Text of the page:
Following her graduation, Lauren Jenkins, a design assistant for Seraphine in London, scored the internship that many fashion graduates could only dream of.
Lauren, who is 26-years-old and originally from Glasgow, has always loved fashion and dreamt of becoming a fashion designer and creating her own collection.
“I was always interested in doing illustrations of different clothes and the artistic direction so I got really into that from quite a young age. I knew I would be a fashion designer and that never strayed, even through high school, I’ve been quite determined with it.”
It wasn’t until Lauren graduated Northumbria University with a Fashion degree in 2016 and moved to London, that her career in fashion really began. However, she admits the journey to reach her goal wasn’t quite as easy as she first thought.
“When you have dreams of the fashion industry you assume that you’d go into the designer side of everything, high fashion, catwalk and runway but no its not quite as realistic to get a job in that side of everything.”
Finally, after 6-months of endless interviews resulting in disappointment, April 2017 brought Lauren the perfect three month internship with London based maternity label, Seraphine. When asked about her daily routine, Lauren said: “my duties were to assist the product developers and head designer with art work for prints to send to suppliers, putting them into repeat, doing some recolourings and doing lots of colour research to work with our designs. I also assisted in photo shoots once a month and I was to get all of the garments ready to be shot and dress the model.”
Seraphine is a revolutionary maternity clothing brand adored by royalty around the world. In Laurens first weeks with Seraphine, her internship took a turn she never expected: “the brand was exploding because Kate Middleton was pregnant at the time and my boss created a whole range of specialised designs for Kate and I would be the one to ride over to Kensington Palace and deliver it, especially as I was just an intern at the time it was like ‘really? You want me to do this?’”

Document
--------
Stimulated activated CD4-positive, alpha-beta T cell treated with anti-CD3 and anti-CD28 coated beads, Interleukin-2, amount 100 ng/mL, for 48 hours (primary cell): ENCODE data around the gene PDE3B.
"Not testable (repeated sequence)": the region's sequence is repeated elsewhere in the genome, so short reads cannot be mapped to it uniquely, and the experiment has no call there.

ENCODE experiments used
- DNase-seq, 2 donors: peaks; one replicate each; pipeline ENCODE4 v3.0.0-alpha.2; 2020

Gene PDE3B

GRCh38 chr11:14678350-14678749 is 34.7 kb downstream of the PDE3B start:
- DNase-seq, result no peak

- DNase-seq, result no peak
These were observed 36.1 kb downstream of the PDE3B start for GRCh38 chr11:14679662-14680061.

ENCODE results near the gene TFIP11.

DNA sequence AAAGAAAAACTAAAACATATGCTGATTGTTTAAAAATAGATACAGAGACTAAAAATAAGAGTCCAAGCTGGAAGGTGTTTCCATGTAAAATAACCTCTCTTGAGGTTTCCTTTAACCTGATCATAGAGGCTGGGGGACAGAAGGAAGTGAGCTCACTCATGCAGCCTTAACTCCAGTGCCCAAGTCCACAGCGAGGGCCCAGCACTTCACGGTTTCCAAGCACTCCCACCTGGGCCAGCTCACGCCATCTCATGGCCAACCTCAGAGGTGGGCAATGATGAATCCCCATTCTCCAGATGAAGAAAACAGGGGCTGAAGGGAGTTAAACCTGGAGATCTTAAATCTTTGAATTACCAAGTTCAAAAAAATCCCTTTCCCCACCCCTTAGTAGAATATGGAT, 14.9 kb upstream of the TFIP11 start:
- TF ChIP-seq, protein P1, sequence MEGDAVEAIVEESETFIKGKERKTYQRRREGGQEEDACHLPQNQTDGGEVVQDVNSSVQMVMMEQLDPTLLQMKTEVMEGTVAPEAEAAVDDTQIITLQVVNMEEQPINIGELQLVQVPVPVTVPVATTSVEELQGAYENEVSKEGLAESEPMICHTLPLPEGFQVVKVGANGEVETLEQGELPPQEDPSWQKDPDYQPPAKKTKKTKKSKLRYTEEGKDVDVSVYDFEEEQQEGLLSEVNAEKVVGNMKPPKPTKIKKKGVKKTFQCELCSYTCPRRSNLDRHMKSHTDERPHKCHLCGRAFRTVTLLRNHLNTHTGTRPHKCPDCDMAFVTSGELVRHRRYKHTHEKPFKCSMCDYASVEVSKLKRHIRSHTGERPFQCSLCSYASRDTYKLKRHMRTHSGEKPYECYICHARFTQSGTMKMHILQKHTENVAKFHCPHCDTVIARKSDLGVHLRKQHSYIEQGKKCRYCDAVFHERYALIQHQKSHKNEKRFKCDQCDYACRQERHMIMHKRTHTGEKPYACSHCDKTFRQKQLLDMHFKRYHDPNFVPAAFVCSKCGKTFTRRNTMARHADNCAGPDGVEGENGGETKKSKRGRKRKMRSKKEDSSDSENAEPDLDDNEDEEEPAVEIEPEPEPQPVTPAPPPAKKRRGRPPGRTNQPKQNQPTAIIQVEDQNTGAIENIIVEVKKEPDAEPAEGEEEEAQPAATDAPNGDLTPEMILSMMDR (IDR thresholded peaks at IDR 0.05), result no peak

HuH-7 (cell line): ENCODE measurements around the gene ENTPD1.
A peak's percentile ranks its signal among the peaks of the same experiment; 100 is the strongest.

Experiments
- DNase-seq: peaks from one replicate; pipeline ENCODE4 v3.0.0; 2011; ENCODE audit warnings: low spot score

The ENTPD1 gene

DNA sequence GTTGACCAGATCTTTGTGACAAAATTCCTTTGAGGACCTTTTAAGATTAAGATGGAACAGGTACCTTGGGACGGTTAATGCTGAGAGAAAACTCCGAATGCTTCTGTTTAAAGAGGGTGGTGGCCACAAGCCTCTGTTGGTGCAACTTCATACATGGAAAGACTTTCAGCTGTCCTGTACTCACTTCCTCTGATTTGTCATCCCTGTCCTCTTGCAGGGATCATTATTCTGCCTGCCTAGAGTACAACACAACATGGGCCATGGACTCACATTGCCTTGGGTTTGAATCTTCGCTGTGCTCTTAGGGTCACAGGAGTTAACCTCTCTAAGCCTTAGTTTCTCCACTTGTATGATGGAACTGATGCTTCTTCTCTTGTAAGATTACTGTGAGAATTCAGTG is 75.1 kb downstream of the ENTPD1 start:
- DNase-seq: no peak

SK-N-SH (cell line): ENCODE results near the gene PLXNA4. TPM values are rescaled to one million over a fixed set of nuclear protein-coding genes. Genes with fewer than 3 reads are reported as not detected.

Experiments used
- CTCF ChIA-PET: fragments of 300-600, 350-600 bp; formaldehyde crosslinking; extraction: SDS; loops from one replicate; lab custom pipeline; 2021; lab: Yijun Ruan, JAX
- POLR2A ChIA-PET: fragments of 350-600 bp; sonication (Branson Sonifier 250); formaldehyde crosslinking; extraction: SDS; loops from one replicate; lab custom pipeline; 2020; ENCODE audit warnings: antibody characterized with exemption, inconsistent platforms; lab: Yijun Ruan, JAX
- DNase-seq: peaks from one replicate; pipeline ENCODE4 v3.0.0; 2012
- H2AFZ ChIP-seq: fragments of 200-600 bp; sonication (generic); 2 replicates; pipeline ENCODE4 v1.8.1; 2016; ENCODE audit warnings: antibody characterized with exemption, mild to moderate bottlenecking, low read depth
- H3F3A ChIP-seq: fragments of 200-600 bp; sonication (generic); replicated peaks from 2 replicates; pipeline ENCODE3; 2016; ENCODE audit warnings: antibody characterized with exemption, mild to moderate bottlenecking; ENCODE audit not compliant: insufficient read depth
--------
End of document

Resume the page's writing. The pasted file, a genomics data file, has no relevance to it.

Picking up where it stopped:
Almost brushing shoulders with royalty, Lauren said: “we have quite a small team with only one seamstress so it was all go, go, go. I would be cutting the garment, helping to sew and doing finishing touches and eventually she [Kate] might step out in the garment we had created and it was incredible. Also, Princess Madeleine of Sweden requested us to make a ball gown for a special event so I helped with choosing the fabrics and deliver that to her residence in London, tapping on her front door that was a bit scary.”
After a hugely successful three months as an intern, Lauren was hired full time as their design assistant and has now been there for almost three years. Lauren has now been given the freedom to design her own mini collection of around 10 pieces so we asked for the insider scoop on a step by step guide on how she designs her own collection.
Stage 1: “Draw up. So you complete a detailed flat drawing so the suppliers are very clear on all of the details, like finishings, hems, shape and right down to the construction of any nursing functions that will be involved.”
Step 2: “Create a spec pack and send it to the suppliers. This includes the drawing and any fabric details, and all of the garment measurements. Sometimes the in house pattern cutter will create the pattern and send that off to the supplier with the spec pack and they get back to us with our first sample, which we then fit onto the model.”
Step 3: “Then you have to source the fabrics from the supplier for fits. You choose which fabric and colour; if you want a specific colour you’ll send a pantone and they’ll submit lab dips, which is different fabric in that colour and if you want a particular print you’ll send the artwork. It usually takes 6 months from the initial concept to handing it over to merchandising and seeing a finalised sample.”
Although Lauren’s career has been massively successful and inspiring, when asked about the possibilities of creating her own business she stated: “I always assumed I would make my own business but I’ve seen how much is involved and how complicated it is to set up, I really don’t think that is something I’d want. I work closely with the CEO and founder of the company [Cécile Reinaudand] and you see how much she’s dedicated her life over the last 15 years, it’s a lot to ask of someone. So I don’t think that’s quite for me, I would rather just help the process.”
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